Individuals living in socioeconomically disadvantaged neighborhoods have disproportionately high rates of obesity and obesity-related morbidity, including increased risk for physical role limitations and cardiovascular diseases (CVD). Studies of potential mechanisms linking neighborhood disadvantage with health outcomes have primarily focused on daytime health behaviors, including diet or physical activity. However, sleep is a critical health behavior that is associated with neighborhood disadvantage, and may play a causal role in explaining the links between neighborhood disadvantage and health. However, the extant research on neighborhood disadvantage and sleep is based exclusively on cross-sectional data, using self-reports of sleep and neighborhood characteristics. Building on the existing research infrastructure developed by our team's previously funded, ongoing studies, we have a unique and important opportunity to study whether changes in the built and social environment, stimulated by substantial economic investment improves sleep, and in turn, reduces obesity-related health disparities. The study cohort includes a randomly selected cohort of 1100 low- income, African American adults, from two urban neighborhoods, one of which is undergoing a dramatic revitalization over the next 5 years (i.e., the intervention neighborhood), and the other (the sociodemographically-matched control neighborhood) is not undergoing any such changes. We will add longitudinal assessments of sleep using actigraphy, self-reports, and in a subsample of 300, objective, in-home monitoring of obstructive sleep apnea, to provide a rich characterization of sleep profiles before, during, and, after neighborhood changes. Evidence gained from this study would have substantial scientific and policy implications for identifying novel individual-level and neighborhood level factors that contribute to striking and pervasive racial and socioeconomic disparities in health.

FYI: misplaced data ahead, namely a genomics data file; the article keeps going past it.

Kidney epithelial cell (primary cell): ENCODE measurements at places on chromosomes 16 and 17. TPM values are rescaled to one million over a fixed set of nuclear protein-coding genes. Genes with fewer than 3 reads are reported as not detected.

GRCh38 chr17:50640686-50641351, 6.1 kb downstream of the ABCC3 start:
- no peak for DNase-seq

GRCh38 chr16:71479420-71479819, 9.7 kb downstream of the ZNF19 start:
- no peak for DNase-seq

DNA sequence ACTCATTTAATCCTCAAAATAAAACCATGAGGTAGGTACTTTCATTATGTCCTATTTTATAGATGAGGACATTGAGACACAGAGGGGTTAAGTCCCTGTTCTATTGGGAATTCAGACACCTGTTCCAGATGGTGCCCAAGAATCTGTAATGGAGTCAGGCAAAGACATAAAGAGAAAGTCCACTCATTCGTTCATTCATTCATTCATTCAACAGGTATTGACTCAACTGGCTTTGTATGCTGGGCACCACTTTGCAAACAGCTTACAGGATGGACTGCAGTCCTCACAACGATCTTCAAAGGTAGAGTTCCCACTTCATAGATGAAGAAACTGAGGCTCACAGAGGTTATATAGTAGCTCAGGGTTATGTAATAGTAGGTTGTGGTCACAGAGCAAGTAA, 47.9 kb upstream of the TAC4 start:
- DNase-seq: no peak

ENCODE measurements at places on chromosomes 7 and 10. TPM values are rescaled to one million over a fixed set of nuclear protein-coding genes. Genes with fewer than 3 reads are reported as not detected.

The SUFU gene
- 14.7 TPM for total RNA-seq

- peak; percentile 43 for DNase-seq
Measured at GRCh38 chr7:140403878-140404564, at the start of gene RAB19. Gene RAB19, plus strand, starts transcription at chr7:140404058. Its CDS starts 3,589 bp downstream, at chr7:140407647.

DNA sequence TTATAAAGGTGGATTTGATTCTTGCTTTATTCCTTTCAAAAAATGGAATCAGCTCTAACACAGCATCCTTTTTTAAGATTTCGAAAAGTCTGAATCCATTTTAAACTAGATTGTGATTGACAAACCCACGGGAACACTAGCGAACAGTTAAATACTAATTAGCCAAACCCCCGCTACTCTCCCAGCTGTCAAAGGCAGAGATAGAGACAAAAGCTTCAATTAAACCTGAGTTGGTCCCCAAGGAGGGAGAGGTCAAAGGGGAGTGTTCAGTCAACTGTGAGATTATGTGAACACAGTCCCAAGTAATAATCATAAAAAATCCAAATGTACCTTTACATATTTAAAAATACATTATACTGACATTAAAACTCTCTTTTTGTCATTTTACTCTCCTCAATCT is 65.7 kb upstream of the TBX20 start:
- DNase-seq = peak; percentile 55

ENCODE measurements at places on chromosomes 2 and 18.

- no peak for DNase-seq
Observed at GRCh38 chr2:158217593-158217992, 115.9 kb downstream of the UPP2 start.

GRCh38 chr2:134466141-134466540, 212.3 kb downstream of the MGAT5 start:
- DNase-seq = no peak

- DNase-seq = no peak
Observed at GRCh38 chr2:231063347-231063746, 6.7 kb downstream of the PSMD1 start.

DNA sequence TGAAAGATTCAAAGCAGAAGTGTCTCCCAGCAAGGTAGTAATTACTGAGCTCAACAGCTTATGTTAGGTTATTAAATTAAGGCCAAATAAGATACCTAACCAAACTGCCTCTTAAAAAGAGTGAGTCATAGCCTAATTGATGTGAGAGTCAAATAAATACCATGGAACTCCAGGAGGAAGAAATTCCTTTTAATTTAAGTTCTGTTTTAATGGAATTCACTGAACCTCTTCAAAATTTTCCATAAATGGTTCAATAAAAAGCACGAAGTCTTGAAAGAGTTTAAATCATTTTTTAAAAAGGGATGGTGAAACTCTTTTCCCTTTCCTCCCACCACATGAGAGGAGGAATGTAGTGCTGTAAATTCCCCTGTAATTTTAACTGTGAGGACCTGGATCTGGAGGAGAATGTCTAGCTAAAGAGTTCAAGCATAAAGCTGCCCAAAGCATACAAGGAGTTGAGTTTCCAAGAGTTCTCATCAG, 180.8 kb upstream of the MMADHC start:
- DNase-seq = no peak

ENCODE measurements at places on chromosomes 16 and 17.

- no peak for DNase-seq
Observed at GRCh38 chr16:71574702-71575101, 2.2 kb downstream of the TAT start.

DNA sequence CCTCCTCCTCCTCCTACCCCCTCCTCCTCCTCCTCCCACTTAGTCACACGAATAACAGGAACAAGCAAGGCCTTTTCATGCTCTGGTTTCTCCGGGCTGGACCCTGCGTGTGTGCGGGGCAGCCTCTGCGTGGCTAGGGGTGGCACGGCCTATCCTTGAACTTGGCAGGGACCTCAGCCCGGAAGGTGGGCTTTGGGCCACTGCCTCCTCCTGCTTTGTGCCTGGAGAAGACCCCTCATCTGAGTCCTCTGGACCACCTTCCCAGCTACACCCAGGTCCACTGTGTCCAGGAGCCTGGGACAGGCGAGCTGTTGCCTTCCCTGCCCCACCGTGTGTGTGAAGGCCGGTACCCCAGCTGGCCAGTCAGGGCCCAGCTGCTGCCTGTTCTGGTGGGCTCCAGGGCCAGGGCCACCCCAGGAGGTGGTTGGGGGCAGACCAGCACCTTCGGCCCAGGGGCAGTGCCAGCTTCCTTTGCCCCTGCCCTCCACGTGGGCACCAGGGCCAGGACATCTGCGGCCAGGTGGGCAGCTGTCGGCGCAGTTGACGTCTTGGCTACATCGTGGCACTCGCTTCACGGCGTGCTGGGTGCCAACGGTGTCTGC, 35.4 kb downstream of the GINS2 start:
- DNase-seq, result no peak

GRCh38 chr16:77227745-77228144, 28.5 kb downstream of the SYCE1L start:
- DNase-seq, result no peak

Individuals living in socioeconomically disadvantaged neighborhoods have significantly higher rates of obesity and obesity-related health problems, including physical role limitations and cardiovascular diseases (CVD). Sleep is a critical health behavior that is associated with neighborhood disadvantage and health consequences. Therefore, sleep may serve as an important pathway linking neighborhood disadvantage with obesity and physical role limitations. Our study represents a unique opportunity to evaluate whether improvements in neighborhood conditions, spurred by substantial economic revitalization, improves sleep and in turn, mitigates obesity-related health disparities in a high-risk adult population. Findings from this longitudinal study would provide a stronger test of the causal relationships between neighborhood disadvantage, sleep, and health.
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